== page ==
If you've noticed that your water bill is higher than usual despite your attempts to conserve water, there's a chance you may have a leak somewhere in your house. Not all leaks are easy to find; if you have a leak in a water-using appliance, you may not notice a difference because there is no flooding. If you think you have a leak, but aren't completely sure, you can find out by narrowing down potential causes and sources for a leak.
Shut Off Your Water
The first step is to find out whether a potential leak is inside your house or whether it's behind the shutoff valve. To do this, locate the shutoff valve that controls the supply of water to your house. This can be near the side of your house's foundation, in your garage or in your basement.
Once you've shut all water off completely, locate the water meter. This is sometimes by the shutoff valve, but it could also be under a lid by the street. When water is moving through the meter, the dial will move. If the meter isn't moving now that you've shut off the valve, it means the leak is inside your house.
If the meter is still going, the problem is outside your house, and you'll need to call a plumber to fix it. You can also call your water supplier for help locating the leak.
Looking For Leaks Inside
To find your leak, you'll have to turn your water back on, so open the shutoff valve once again. At this point you'll want to take things step-by-step.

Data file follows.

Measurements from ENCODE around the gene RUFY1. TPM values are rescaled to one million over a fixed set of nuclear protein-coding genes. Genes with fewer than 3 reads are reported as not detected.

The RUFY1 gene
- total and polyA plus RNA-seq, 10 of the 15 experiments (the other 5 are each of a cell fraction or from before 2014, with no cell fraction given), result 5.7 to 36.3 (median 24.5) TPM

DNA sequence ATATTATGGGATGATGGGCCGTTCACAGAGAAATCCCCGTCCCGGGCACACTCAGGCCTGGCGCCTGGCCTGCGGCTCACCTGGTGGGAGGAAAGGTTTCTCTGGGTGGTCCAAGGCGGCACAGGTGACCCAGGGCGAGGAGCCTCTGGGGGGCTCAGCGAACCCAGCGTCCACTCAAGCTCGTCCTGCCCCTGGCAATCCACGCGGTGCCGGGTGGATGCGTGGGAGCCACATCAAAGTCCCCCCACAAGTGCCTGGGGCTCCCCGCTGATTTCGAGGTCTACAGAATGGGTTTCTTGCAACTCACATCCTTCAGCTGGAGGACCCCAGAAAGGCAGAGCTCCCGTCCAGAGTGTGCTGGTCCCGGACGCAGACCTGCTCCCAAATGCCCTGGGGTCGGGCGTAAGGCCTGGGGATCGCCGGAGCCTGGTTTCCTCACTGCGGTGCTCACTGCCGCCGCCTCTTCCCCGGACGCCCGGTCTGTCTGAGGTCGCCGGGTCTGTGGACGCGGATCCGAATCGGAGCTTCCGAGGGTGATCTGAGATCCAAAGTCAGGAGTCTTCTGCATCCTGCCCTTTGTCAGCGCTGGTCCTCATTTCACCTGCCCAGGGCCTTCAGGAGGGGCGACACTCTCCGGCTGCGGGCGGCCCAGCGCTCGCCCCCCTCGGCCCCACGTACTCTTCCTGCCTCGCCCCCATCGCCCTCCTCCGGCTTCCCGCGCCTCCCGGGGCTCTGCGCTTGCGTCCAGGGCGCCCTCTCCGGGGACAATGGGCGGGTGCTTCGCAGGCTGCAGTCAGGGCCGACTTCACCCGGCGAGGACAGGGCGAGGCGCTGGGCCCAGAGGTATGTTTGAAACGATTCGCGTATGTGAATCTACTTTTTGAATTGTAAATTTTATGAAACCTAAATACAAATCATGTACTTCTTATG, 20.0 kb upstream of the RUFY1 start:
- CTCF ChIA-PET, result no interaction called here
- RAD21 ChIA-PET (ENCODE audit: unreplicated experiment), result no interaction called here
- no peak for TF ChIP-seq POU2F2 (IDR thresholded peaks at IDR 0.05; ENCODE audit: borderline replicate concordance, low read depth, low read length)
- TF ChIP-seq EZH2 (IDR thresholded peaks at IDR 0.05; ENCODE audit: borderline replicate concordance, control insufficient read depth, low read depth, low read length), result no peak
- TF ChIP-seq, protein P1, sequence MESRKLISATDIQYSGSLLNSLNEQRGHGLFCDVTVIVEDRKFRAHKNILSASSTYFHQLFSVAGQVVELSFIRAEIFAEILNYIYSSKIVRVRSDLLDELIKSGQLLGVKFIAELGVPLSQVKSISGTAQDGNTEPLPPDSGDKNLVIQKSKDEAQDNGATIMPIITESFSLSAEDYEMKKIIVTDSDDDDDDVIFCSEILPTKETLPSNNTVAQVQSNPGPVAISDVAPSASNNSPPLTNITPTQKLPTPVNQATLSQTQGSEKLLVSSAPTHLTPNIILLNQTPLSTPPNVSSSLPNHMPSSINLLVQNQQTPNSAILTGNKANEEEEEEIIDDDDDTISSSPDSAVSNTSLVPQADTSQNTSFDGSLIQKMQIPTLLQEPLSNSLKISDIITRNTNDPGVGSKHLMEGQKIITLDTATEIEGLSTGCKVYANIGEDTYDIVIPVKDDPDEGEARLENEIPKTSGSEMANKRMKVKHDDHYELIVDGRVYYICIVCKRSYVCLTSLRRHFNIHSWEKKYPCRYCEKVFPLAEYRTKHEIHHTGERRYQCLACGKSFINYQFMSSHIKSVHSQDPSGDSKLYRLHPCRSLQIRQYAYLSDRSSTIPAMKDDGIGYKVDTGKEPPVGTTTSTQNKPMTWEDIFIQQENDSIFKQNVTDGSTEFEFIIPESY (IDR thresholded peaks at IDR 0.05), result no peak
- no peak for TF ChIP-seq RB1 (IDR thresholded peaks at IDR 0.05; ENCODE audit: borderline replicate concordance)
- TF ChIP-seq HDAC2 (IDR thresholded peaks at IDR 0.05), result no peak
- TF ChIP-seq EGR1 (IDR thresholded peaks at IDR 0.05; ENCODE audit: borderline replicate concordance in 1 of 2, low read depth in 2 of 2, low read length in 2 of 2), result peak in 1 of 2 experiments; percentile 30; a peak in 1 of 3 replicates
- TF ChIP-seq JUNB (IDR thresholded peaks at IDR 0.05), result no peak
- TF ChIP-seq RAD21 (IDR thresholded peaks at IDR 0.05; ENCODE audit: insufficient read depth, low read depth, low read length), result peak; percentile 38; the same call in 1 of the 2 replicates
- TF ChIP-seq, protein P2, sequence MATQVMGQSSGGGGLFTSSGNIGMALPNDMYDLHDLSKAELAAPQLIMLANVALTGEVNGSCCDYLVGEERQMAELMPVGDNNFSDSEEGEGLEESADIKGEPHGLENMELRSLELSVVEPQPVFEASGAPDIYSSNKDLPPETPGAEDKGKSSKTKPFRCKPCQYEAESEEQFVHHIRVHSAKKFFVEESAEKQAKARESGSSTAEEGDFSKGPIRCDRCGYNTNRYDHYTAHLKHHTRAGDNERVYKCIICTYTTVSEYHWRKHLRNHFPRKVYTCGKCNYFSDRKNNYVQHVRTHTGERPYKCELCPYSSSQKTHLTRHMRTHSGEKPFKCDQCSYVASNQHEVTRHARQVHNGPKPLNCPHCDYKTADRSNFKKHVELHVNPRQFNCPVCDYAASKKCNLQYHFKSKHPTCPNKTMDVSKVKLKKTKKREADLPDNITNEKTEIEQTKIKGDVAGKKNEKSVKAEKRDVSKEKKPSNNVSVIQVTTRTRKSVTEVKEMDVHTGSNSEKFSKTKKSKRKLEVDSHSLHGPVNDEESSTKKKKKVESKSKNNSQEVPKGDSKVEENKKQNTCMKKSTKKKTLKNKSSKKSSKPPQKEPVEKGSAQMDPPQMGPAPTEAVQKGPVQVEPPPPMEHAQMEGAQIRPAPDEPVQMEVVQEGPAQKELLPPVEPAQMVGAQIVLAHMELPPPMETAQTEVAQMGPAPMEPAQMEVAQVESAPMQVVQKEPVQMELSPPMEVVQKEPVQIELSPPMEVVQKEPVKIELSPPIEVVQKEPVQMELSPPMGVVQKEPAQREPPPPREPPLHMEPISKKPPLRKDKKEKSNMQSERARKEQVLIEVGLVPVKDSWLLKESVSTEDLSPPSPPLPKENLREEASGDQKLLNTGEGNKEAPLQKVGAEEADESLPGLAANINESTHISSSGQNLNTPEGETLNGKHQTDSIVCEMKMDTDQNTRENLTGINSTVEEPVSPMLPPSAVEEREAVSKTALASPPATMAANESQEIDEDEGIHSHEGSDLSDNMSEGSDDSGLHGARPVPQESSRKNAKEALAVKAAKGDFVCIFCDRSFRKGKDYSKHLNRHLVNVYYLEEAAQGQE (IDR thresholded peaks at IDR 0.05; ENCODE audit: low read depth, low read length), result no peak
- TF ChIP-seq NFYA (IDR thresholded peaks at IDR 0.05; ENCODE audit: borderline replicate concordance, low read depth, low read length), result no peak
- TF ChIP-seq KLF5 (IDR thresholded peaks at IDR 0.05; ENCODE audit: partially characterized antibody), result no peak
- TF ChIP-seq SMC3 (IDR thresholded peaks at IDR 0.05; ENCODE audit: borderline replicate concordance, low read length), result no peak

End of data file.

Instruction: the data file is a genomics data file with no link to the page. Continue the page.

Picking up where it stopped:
- Toilets: Toilets are a very common source for leaks. Listen closely for any hissing or dripping noises coming from the tank which will give away running water. You can also put a few drops of food coloring into the tank. After a few minutes, look at the water in the bowl. If any of the food coloring is now in the bowl, there's a leak in the toilet fixture. This can be caused by a flapper valve leak or a flush level bar problem.
- Sinks: When checking your sinks for leaks, look both under the sink and at your faucet fixture. Many leaks can be caused by worn rubber washers or if your handle no longer shuts off water completely. Also take a look at the flex lines leading to your faucet, as these can start to leak with wear.
- Water heater: Check your water heater for any signs of leakage, such as a hissing or dripping sound. Also look at the overflow pipe; some dripping is normal, but a steady drip or even small flow of water can indicate that water pressure inside your tank is too high. This in turn means more water being used and dripping out of the tank.
Looking For Leaks Outside
Leaks can also show up outside, and may not immediately be noticeable if the source is a faucet or hose you don't use often.
Look at the hookups for your sprinklers, hoses and other watering tools. Most leaks will come from the faucets or water valves, but you can also look at the ground covering the pipes; if any area is consistently damp or has a large growth of weeds, there is water there that shouldn't be.
Check all of your sprinkler hookups for damaged sprinkler heads or connections. If you use a drip irrigation system, make sure water isn't flowing too fast or that nothing has been adjusted accidentally.
If you have any crawlspaces, look inside them with a flashlight. These can be hard to find, so make sure to look where you know pipes are buried or covered with plastic sheeting.